Sous App Design

Empowering Users to Reduce Food Waste

Product Design


Product Research

Timeline: 3 months

Design Role: Design Lead, Product Research, Product Design

Design Team: Jared Munoz (Product Research), Marcus Coley (Product Research)

Project Description: Using artificial intelligence to empower users to reduce food waste by showcasing recipes that use their near spoilage items.


Originally a personal project to cut back on my own waste.

I swear I lack object permanence when it comes to my fridge and my food goes bad far more likely that I care to admit. I wanted to develop a system that would help me keep track of my food and give me ways help me go through it before spoilage.

So I started looking into it, turns out food waste is a much bigger problem than I thought.


In the United States, a significant amount of food waste occurs at the consumer level, with estimates suggesting 70% of food waste happens in homes [1]. This equates to wasted money, resources, and environmental impact.

Why it matters?

Economic impact: US households waste an estimated $1800 per year on uneaten food [1].

Environmental impact: Food waste contributes to greenhouse gas emissions, equivalent to millions of cars on the road [1].

Social impact: Food waste occurs while millions of people face hunger in the US [2].


Creating a platform that seamlessly scans, categorizes, and tracks your groceries while showcasing personalized recipe suggestions to make the most of your ingredients before they expire.


Method: Desk Research

Desk research showcased large target areas many people struggled with.

Confusion over Expiration Labels: Terms like "sell by" and "use by" cause consumers to discard food prematurely, wasting perfectly good produce.

Poor Planning and Overbuying: Impulse purchases, lack of meal plans, and misjudging needs lead to excess food that spoils before it can be consumed.

Over-preparing Meals: Increased portion sizes and forgetting about leftovers contribute significantly to food waste.

Busy Lifestyles: Younger generations (18-34 year olds) struggle to plan meals due to busy schedules, leading to more waste.

Improper Storage and Lack of Visibility: Food gets pushed to the back of the fridge and forgotten, contributing to spoilage.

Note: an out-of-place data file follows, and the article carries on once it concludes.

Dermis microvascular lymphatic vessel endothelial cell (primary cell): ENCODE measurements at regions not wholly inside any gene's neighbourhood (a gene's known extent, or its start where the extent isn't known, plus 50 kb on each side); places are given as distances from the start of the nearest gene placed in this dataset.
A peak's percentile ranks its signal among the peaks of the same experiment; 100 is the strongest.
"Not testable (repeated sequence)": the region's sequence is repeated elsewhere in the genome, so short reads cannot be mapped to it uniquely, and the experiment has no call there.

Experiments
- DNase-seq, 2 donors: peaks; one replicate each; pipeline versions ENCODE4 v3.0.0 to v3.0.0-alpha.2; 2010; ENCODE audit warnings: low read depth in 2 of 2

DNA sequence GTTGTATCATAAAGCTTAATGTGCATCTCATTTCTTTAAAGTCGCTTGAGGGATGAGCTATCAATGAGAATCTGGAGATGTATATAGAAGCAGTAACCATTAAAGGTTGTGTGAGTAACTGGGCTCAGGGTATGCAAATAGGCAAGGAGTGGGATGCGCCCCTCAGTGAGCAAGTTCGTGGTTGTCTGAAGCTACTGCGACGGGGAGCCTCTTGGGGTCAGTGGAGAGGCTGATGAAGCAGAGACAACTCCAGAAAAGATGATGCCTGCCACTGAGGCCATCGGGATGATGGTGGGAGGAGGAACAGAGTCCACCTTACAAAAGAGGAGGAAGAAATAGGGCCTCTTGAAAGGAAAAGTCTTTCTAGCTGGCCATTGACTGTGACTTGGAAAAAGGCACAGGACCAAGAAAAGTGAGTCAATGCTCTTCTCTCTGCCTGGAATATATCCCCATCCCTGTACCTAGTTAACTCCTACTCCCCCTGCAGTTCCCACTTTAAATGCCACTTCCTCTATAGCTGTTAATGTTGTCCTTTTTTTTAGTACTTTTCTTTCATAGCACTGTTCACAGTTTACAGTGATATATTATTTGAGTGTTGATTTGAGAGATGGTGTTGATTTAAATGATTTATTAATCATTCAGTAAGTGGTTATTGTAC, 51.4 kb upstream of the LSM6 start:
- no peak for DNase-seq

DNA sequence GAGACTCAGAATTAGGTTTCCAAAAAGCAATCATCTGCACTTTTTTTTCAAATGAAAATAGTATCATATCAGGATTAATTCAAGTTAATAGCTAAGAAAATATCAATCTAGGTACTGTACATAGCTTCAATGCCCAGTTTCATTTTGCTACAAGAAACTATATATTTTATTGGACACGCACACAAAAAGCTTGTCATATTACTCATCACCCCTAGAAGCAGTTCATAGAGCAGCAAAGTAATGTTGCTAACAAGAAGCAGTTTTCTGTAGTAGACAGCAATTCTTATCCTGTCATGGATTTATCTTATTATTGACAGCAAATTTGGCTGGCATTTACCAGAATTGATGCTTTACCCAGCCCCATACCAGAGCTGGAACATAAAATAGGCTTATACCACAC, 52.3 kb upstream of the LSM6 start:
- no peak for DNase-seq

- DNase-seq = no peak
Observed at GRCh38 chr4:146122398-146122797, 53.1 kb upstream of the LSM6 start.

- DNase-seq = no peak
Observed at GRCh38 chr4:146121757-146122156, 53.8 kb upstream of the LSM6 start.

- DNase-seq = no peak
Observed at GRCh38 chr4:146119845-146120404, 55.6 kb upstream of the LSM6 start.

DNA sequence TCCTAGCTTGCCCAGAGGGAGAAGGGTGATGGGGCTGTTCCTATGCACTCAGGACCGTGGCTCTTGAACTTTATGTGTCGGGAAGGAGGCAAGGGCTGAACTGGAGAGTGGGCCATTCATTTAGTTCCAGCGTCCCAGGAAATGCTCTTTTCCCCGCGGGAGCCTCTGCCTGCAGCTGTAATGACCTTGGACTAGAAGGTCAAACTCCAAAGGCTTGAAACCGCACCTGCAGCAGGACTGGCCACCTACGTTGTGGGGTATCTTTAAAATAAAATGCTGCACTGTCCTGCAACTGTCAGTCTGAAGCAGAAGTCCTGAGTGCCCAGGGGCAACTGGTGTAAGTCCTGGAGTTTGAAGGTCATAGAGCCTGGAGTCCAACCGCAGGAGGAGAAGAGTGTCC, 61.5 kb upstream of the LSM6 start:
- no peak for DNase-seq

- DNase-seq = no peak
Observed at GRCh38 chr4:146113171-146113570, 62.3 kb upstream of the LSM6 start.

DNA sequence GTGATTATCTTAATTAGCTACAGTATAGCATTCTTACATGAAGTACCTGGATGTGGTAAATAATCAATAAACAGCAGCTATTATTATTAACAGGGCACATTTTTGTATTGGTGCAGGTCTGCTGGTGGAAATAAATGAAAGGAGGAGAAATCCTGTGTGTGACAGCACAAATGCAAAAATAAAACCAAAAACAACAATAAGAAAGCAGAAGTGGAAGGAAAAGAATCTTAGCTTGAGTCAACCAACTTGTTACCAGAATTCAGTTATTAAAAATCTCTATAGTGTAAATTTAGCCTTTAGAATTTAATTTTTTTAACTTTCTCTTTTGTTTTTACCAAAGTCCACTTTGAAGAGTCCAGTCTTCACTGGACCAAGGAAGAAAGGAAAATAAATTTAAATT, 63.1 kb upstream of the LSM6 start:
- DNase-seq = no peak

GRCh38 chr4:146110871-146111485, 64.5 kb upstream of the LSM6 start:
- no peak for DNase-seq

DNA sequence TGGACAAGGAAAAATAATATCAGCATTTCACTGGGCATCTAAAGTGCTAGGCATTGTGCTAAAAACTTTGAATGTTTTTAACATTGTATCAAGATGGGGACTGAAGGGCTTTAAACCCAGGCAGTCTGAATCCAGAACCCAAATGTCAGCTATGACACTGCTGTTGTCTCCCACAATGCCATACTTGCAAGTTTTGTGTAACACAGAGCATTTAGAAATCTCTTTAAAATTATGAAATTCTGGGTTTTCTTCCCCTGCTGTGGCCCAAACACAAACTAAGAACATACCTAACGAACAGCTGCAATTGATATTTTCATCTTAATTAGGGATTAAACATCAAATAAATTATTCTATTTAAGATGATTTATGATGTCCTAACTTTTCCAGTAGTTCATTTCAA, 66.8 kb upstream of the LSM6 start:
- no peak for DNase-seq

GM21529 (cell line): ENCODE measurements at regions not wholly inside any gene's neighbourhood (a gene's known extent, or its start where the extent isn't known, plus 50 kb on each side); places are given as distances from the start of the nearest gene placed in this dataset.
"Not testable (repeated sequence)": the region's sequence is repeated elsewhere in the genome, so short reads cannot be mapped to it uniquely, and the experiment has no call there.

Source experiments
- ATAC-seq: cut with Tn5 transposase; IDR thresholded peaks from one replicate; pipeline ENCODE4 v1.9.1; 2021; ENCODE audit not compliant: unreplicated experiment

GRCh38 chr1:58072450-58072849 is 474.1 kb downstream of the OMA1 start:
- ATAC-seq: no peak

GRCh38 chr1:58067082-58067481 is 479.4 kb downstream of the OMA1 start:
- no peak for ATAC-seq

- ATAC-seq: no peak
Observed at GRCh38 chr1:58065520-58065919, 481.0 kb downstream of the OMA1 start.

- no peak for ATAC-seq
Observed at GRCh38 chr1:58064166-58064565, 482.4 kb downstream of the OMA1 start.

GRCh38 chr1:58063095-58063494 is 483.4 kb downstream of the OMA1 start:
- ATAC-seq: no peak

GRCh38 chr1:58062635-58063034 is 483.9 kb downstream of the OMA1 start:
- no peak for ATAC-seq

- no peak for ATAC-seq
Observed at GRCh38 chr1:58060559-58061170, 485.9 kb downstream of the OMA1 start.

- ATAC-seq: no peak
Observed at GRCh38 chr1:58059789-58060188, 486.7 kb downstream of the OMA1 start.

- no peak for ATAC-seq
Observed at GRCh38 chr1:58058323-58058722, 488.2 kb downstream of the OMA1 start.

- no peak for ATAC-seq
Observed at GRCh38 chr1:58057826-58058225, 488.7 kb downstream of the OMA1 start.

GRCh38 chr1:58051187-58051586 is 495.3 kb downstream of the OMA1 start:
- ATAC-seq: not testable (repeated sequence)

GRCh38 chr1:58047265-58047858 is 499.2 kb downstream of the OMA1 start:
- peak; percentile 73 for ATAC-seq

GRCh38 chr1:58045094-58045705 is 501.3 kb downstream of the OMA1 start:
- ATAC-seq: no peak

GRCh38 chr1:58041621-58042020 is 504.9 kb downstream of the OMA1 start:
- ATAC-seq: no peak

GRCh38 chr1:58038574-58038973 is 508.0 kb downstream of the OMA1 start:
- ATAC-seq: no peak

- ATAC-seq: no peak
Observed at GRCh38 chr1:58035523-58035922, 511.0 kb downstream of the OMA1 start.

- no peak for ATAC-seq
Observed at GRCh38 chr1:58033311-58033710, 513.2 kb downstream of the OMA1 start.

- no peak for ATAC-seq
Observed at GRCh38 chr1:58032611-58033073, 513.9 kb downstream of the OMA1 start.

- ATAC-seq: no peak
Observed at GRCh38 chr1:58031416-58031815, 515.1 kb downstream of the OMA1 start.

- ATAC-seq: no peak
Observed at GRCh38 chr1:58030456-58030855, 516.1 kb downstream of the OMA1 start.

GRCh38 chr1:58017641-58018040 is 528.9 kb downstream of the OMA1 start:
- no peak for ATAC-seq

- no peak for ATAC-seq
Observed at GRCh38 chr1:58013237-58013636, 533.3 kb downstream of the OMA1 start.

Method: Survey

Surveying our users and reaffirming our problem statement.


of users did not plan meals in advance.


of users cooked 2-5
times a week


of users considered forgetting what is in their fridge and pantry their biggest struggle.

Key findings:

This project is tricky, we have statistics that show what causes the most food waste, but we also know that we have to meet people where they are. I did not believe that creating a service that required users to change their behaviors a lot would take hold, after all we as humans love homeostasis.

User’s don’t meal plan, whether that is due to busy schedules, forgetfulness, or not liking it, we couldn’t expect users to start meal planning.

User’s considered themselves forgetful when it came to their food, in regards to leftovers, and fresh ingredients.

Method: Interview

Going deeper into user struggles: time, and pantry, and recipe management.

"I usually search for recipes online. Sometimes it's hard to find something that uses ingredients I already have on hand, or the recipes seem too complicated."

- L.G. student at Texas State University

I tried a meal planning app a while back, but it required a lot of manual entry for ingredients, the time requirement ruined it for me.

- E.C. student at Texas State University

Key findings:

When looking for recipes online users struggled to find recipes that utilized their ingredients.

Users are busy and won’t participate in systems that take a lot of time like manually systems.

All of our key findings

Translating insights into design solutions.

We had all this data, and we knew how large the problem was but now we needed to think of solutions.

Idea #1:

Knowing users overbuy, create a
food sharing network that users can
exchange food they can’t or won’t use.

Knowing users overbuy, create a food sharing network that users can exchange food they can’t or won’t use.

Knowing users overbuy, create a food sharing network that users can exchange food they can’t or won’t use

Idea #2:

Create a meal planning and recipe service that allows users to make meal plans and buy ingredients from their plan.